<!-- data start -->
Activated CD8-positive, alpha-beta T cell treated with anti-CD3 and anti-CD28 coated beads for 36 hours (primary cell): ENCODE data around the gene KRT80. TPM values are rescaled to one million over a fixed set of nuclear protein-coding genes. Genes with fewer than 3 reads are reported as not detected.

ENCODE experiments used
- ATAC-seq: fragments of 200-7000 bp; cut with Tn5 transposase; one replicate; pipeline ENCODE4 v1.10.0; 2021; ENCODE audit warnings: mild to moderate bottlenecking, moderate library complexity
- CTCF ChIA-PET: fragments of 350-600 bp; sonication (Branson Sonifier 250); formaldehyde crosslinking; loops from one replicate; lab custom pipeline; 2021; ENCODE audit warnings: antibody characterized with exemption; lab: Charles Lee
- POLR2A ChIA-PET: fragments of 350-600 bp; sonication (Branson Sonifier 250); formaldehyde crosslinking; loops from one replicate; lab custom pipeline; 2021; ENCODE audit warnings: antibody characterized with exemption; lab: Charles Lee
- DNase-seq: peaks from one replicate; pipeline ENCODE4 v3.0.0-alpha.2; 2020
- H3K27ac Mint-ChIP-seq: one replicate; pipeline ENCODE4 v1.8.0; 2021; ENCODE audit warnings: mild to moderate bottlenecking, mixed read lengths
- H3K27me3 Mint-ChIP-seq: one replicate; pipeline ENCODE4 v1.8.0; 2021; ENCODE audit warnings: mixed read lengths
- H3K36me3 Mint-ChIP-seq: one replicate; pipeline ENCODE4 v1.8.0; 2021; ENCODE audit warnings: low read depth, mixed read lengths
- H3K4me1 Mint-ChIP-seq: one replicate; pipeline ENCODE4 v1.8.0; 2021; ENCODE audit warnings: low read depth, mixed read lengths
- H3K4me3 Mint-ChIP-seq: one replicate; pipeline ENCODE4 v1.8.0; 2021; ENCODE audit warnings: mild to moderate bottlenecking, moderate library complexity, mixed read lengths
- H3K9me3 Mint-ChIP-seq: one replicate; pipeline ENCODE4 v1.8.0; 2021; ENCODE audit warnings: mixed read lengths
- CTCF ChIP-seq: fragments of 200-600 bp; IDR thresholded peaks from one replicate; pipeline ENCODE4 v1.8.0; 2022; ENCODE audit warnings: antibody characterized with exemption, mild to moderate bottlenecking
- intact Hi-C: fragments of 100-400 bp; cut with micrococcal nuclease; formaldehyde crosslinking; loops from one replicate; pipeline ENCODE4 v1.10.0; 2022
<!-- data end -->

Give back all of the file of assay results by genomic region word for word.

Activated CD8-positive, alpha-beta T cell treated with anti-CD3 and anti-CD28 coated beads for 36 hours (primary cell): ENCODE data around the gene KRT80. TPM values are rescaled to one million over a fixed set of nuclear protein-coding genes. Genes with fewer than 3 reads are reported as not detected.

ENCODE experiments used
- ATAC-seq: fragments of 200-7000 bp; cut with Tn5 transposase; one replicate; pipeline ENCODE4 v1.10.0; 2021; ENCODE audit warnings: mild to moderate bottlenecking, moderate library complexity
- CTCF ChIA-PET: fragments of 350-600 bp; sonication (Branson Sonifier 250); formaldehyde crosslinking; loops from one replicate; lab custom pipeline; 2021; ENCODE audit warnings: antibody characterized with exemption; lab: Charles Lee
- POLR2A ChIA-PET: fragments of 350-600 bp; sonication (Branson Sonifier 250); formaldehyde crosslinking; loops from one replicate; lab custom pipeline; 2021; ENCODE audit warnings: antibody characterized with exemption; lab: Charles Lee
- DNase-seq: peaks from one replicate; pipeline ENCODE4 v3.0.0-alpha.2; 2020
- H3K27ac Mint-ChIP-seq: one replicate; pipeline ENCODE4 v1.8.0; 2021; ENCODE audit warnings: mild to moderate bottlenecking, mixed read lengths
- H3K27me3 Mint-ChIP-seq: one replicate; pipeline ENCODE4 v1.8.0; 2021; ENCODE audit warnings: mixed read lengths
- H3K36me3 Mint-ChIP-seq: one replicate; pipeline ENCODE4 v1.8.0; 2021; ENCODE audit warnings: low read depth, mixed read lengths
- H3K4me1 Mint-ChIP-seq: one replicate; pipeline ENCODE4 v1.8.0; 2021; ENCODE audit warnings: low read depth, mixed read lengths
- H3K4me3 Mint-ChIP-seq: one replicate; pipeline ENCODE4 v1.8.0; 2021; ENCODE audit warnings: mild to moderate bottlenecking, moderate library complexity, mixed read lengths
- H3K9me3 Mint-ChIP-seq: one replicate; pipeline ENCODE4 v1.8.0; 2021; ENCODE audit warnings: mixed read lengths
- CTCF ChIP-seq: fragments of 200-600 bp; IDR thresholded peaks from one replicate; pipeline ENCODE4 v1.8.0; 2022; ENCODE audit warnings: antibody characterized with exemption, mild to moderate bottlenecking
- intact Hi-C: fragments of 100-400 bp; cut with micrococcal nuclease; formaldehyde crosslinking; loops from one replicate; pipeline ENCODE4 v1.10.0; 2022